Jones has a son named Jr. Jr is 18 years old and lives in a home provided by Jones. Jones supplies everything Jr could need, food , shelter etc. Jr is only required to live under the rules that Jones has established for his household. Jr decides to disobey Jones. Jr goes out and experiments with some drugs that Jones specifically outlawed knowing that if Jr experimented with them he would become addicted. Now Jones has previously warned Jr that using these drugs would result in being kicked out of the house. Jones knows that if he kicks his son out then some horrendous things will happen to Jr because he has seen what people do to each other when they are grouped together – especially people with this particular issue. He knows that if Jr continues and Jones kicks him out, and if Jr does not quit then when he is out on the streets it will lead to being robbed, beaten, raped and possibly even killed, and Jones has wanted his son about this, over and over again. However Jones also has a younger son in the house. Jones knows that Jr is a really bad influence on this younger son. So Jones follows through with his promises and kicks Jr out of the house, knowing what will happen to him if he does not quit and knowing that he has clearly warned Jr both of the consequences of his actions (being kicked out), and what will happen to him by others once he’s on the streets.
Randal, even though Jr is of age to make his own decisions and the consequences of his decisions have been made clear to him over and over again, yet Jr chooses to live the way he chooses, do you believe that Jones is now responsible and culpable for what happens to Jr, because Jones knew what would happen to Jr when he punished Jr, even though Jr was warned that he would be kicked out, he was warned of the dangers of being kicked out, and he was offered many opportunities to repent? Is Jones now not a loving father?
So basically Chris has presented in a narrative format his natural consequence interpretation of the Lamentations text. That is tantamount to repeating oneself while refusing to respond to the critique of the interlocutor. Regardless, here’s my response.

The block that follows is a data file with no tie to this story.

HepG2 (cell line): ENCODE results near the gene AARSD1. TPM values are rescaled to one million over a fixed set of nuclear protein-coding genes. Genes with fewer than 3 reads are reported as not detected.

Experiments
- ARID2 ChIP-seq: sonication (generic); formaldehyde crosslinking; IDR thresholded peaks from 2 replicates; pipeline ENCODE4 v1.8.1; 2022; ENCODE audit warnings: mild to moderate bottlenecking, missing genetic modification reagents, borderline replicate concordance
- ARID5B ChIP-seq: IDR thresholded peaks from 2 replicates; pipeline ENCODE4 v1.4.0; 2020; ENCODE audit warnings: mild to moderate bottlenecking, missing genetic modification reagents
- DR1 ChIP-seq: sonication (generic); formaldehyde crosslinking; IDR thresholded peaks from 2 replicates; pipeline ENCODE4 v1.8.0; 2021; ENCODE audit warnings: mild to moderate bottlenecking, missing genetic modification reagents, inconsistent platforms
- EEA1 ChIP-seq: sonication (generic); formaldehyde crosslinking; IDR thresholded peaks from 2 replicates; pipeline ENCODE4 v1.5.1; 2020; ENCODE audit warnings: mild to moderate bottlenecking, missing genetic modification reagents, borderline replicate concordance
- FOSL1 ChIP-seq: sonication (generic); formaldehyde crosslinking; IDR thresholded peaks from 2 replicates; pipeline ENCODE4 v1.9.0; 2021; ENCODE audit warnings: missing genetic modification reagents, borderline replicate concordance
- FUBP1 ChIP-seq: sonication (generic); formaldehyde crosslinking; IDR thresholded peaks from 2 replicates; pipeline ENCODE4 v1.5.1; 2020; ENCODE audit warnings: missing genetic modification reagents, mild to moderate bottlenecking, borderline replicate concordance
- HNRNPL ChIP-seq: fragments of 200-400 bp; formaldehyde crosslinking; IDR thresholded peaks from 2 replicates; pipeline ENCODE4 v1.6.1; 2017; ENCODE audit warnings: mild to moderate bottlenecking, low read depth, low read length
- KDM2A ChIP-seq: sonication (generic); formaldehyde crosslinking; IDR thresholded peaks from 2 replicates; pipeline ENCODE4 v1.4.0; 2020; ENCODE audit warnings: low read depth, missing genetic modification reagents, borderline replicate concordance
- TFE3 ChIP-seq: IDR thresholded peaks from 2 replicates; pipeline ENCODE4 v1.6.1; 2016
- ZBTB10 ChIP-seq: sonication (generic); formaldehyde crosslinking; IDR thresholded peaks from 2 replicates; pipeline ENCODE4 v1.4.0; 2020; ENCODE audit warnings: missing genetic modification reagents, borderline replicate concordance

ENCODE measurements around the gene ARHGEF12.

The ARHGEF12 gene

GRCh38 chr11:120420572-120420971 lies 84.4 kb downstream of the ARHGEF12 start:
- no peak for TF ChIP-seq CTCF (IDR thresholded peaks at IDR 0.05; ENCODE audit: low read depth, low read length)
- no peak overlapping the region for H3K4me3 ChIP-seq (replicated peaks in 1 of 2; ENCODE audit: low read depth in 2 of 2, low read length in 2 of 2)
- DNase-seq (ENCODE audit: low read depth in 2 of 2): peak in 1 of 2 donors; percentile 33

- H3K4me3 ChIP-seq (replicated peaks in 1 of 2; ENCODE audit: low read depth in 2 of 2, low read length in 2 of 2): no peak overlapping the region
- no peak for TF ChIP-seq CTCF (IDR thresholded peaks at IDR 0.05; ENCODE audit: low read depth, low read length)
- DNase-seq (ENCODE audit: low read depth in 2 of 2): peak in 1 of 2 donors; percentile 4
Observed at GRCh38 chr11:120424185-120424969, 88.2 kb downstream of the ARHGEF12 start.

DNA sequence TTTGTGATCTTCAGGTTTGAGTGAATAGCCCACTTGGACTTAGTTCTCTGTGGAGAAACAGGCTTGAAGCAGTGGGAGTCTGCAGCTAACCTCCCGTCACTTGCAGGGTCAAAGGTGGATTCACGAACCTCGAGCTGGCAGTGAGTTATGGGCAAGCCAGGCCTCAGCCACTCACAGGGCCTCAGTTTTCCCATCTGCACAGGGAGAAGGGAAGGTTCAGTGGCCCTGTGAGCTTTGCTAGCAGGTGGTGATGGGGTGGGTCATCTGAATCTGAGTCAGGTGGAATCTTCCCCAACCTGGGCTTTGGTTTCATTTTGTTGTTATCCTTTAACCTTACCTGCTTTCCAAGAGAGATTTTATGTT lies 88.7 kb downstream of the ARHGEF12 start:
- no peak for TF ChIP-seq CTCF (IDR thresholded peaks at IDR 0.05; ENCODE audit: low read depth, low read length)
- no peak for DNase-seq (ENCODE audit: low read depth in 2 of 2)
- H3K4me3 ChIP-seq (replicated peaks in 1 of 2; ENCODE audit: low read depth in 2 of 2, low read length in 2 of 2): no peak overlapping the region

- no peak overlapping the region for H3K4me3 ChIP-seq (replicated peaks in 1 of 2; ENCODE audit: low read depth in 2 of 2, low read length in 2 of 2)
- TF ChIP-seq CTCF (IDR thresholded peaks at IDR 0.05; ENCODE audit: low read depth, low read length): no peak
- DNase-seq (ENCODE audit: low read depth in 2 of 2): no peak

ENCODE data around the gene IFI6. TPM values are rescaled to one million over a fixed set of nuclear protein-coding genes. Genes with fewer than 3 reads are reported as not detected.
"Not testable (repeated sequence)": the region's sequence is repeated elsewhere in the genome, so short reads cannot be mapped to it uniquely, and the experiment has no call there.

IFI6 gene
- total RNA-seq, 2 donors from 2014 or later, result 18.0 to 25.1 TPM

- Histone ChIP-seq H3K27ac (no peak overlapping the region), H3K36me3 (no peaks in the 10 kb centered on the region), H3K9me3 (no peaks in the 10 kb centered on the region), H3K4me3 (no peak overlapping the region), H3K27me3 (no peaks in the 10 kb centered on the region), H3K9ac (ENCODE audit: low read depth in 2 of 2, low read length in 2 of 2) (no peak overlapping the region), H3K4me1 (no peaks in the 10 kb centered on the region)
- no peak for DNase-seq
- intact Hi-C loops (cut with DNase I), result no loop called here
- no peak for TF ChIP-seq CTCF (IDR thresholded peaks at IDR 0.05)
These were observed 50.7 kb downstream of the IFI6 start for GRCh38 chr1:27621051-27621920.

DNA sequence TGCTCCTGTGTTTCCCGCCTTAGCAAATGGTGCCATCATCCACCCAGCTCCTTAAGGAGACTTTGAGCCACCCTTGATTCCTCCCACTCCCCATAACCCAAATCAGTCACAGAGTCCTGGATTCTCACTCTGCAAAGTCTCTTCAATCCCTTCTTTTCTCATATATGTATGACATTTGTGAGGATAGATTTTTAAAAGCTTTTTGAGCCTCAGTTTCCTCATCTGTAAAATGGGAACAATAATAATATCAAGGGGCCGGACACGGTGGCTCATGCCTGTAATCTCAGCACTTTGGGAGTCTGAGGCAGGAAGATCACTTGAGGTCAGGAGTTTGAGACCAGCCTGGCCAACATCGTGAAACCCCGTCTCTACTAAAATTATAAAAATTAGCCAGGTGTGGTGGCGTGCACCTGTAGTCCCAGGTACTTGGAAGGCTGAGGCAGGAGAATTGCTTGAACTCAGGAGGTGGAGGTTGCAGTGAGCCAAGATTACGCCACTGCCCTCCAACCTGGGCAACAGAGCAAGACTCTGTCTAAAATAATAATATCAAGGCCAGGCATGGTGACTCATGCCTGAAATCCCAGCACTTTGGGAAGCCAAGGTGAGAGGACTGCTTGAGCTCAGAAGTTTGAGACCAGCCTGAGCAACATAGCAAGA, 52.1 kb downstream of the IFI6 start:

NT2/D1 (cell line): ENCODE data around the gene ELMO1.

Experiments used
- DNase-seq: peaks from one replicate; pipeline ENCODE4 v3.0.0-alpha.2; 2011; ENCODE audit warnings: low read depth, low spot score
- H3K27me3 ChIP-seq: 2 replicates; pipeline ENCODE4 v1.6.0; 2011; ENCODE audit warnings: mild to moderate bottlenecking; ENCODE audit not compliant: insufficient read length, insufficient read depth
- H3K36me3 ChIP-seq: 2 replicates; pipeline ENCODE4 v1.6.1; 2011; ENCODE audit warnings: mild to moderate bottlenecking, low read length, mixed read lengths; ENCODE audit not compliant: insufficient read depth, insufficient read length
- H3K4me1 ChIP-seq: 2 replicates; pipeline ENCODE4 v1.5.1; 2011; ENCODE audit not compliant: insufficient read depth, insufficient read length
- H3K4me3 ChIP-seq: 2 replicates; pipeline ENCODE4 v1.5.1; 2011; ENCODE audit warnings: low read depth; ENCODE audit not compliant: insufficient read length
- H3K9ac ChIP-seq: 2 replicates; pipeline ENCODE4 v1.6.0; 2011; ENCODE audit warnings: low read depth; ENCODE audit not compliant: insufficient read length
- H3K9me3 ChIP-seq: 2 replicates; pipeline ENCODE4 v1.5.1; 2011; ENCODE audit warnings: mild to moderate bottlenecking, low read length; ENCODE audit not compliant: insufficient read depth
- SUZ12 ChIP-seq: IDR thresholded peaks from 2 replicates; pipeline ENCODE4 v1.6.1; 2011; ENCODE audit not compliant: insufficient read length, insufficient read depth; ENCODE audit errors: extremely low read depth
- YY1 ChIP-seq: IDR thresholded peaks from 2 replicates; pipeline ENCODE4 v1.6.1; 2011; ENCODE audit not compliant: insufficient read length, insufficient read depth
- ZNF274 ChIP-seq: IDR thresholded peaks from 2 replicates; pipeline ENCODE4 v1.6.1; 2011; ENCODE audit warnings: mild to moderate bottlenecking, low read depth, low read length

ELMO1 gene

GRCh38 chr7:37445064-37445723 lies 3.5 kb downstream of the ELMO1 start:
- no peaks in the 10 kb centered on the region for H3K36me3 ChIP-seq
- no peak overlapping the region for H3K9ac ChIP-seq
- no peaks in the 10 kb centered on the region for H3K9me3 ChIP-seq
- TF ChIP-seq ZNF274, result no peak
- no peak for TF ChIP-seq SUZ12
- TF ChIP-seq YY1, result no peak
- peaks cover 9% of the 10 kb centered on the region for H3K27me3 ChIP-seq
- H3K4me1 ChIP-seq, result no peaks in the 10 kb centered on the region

I’m going to respond to Chris’s analogy by pointing out two key points at which it is disanalogous. In doing so I’ll also illustrate the proper form Chris should have adopted for critiquing my analogy.
To begin with, Chris depicts Jones as protecting the younger morally innocent child from the older morally culpable child. That is disanalogous. Lamentations describes God punishing every Israelite from infants to the elderly, whether they were actively complicit in rebellion and sin or not (presumably infants were not). So to make Chris’s analogy work at this point, Jones would have to be casting out not only Jones Jr. but also his infant son.
Second, Chris’s analogy claims that all the negative consequences that befall Jones Jr. are simply natural consequences of his sinful behavior. What his analogy carefully avoids saying is what the biblical text clearly says: that many of the horrors which befall the sinful Israelites (including infants) are intended by God as punishments.
To make Chris’s analogy relevant at this point, he would have to argue like this: “Jones wanted to punish Jones Jr. for taking bath salts (the new street drug) and so he cast him out of the house with his infant brother, knowing that within a few days Jones Jr. would hallucinate under the influence of the bath salts and bludgeon his infant brother to death with a brick. Jones intended this action on behalf of Jones Jr. which he perfectly foreknew to serve as a natural punishment for Jones Jr’s rebellious behavior.”
There, adjust those two points and Chris’s analogy will be relevantly analogous to the Lamentations depiction. I trust I don’t need to underscore that once we make his analogy relevant the problem that I raised about describing God as a perfect Father returns perforce.
So how do we respond? Well, for starters you can bite the bullet and say that God is the perfect father even though he punishes people in this way. If you are going to argue this way you then have two options. To begin with, you could argue that God is disanalogous from human parents at this point. But in that case you’d have to justify your selective usage of the metaphor “Father”.
Or you could argue that God is analogous to good human fathers at this point, a fact which would require a significant challenge to common assumptions about what constitutes a good human father.
A very different response would avoid the problem by denying that this language about God actively punishing people should be read as an accurate description of God’s providential role in these events. They may have felt like punishments to the Israelites, but that doesn’t mean they were. This would involve an antirealist interpretation of at least some of this lament language. (I understand Jared to have suggested this kind of response.)
No doubt there are other options as well. But the point of this discussion is not to offer a comprehensive survey of possible responses. The point, rather, is simply to prompt Christians to go deeper into the very texts they profess as inspired by wrestling with their actual contents rather than either ignoring or misrepresenting them.